The Protégé Effect in High School
“While we teach, we learn”.
When educators step aside and let their students become educators and instructors in classroom, they implement so called The Protégé Effect.
The protégé effect is the idea that, when students explain study material to others, it reinforces their understanding.
It is a psychological phenomenon where teaching, pretending to teach, or preparing to teach information to others helps a person learn that information. For example, a student who is studying for an exam could benefit from the protégé effect and improve their understanding of the relevant material, by teaching that material to their peers.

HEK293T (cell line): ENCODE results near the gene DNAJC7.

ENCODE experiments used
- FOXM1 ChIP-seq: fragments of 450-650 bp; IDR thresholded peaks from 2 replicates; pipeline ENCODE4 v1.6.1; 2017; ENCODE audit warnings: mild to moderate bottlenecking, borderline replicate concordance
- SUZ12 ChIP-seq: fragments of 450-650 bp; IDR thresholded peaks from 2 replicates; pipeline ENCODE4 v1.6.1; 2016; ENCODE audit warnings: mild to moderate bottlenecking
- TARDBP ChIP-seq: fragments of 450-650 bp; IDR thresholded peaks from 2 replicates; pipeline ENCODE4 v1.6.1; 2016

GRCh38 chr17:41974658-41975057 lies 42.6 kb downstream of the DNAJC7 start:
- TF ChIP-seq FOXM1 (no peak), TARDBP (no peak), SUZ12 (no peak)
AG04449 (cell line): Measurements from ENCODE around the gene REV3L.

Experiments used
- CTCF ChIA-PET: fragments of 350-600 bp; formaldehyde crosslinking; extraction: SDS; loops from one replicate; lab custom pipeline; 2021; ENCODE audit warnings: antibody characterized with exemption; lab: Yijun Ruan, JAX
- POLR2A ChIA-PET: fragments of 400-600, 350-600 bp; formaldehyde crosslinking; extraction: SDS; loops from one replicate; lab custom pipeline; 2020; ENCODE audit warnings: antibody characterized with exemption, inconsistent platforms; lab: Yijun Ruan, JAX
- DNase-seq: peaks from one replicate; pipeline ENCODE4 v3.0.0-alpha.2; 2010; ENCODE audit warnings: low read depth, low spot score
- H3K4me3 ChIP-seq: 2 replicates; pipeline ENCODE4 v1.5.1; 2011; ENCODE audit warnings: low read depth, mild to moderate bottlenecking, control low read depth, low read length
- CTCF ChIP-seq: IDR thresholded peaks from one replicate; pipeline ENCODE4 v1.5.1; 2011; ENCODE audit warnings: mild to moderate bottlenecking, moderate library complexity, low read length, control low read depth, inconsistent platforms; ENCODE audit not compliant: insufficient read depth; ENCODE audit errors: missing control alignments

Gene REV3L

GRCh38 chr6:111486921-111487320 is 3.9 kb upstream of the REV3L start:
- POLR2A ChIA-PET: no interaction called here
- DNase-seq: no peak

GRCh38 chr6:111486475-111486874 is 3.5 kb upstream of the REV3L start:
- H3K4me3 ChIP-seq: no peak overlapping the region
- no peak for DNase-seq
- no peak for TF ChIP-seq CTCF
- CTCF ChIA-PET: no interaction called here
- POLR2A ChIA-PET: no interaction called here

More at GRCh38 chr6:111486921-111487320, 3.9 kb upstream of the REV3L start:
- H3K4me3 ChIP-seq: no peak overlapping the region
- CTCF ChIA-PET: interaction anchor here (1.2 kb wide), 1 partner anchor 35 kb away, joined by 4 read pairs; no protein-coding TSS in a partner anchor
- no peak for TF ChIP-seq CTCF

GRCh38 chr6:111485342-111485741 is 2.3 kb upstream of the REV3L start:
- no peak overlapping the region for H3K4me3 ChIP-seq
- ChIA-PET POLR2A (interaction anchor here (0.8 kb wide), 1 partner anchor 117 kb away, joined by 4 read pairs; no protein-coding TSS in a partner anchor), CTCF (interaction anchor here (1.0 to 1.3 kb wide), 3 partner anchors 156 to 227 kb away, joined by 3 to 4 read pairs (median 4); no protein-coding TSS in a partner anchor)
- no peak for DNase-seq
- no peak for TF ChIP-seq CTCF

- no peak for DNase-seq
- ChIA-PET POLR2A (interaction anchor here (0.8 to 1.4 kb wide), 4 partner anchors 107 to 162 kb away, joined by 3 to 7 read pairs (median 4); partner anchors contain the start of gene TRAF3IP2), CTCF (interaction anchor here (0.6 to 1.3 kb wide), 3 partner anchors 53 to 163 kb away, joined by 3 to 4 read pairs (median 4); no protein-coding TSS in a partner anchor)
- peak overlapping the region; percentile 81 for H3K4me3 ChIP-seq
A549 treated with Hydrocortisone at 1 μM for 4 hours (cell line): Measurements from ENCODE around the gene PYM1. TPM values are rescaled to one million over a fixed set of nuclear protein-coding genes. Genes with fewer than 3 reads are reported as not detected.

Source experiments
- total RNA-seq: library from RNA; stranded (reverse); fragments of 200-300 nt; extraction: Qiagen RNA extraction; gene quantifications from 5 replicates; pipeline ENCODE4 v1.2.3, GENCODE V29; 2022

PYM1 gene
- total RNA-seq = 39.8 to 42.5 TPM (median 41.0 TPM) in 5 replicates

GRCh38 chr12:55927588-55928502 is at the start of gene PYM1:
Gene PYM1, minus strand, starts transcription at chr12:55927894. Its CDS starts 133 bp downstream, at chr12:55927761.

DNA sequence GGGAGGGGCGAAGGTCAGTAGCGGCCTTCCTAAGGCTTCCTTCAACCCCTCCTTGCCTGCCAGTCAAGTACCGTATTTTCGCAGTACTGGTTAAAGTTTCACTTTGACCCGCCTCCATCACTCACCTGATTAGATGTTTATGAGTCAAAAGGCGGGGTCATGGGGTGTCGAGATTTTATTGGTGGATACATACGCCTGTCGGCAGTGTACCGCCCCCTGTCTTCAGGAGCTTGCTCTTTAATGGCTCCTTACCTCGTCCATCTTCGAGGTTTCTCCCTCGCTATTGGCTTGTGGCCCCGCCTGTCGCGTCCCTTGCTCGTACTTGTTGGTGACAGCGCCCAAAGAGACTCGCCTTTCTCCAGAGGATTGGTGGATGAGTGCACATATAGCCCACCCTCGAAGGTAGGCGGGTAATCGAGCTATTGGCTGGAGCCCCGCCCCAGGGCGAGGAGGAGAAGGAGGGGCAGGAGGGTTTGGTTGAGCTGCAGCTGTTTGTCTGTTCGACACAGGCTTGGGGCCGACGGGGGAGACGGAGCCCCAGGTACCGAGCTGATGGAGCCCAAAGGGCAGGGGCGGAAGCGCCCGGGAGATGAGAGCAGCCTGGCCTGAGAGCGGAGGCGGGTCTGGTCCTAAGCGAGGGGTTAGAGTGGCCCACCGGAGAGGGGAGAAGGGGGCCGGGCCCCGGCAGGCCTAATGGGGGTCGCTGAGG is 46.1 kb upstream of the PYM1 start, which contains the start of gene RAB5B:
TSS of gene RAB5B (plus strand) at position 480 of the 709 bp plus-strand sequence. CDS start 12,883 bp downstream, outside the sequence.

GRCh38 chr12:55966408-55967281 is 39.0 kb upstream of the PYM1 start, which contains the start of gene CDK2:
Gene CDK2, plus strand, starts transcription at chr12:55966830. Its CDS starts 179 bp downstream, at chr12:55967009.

Because of its beneficial influence, the protégé effect can be a useful tool in a variety of situations.
The protégé effect helps students learn information better as a result of several psychological mechanisms, all of which revolve around the differences between how they learn information when they are being taught by teachers.
Today, high achieving students teach the class. They colorfully demonstrate noun forming suffixes, teaching the ways forming nouns from verbs and adjectives.
This effect is also useful for low-achieving students who, through teaching others boost their own understanding of the material. When students have a TA (a Teachable Agent), they feel a sense of responsibility, which increases their motivation to learn.
This sort of approach is arguably more effective than the old school ‘carrot’ vs ‘stick’ form of motivation.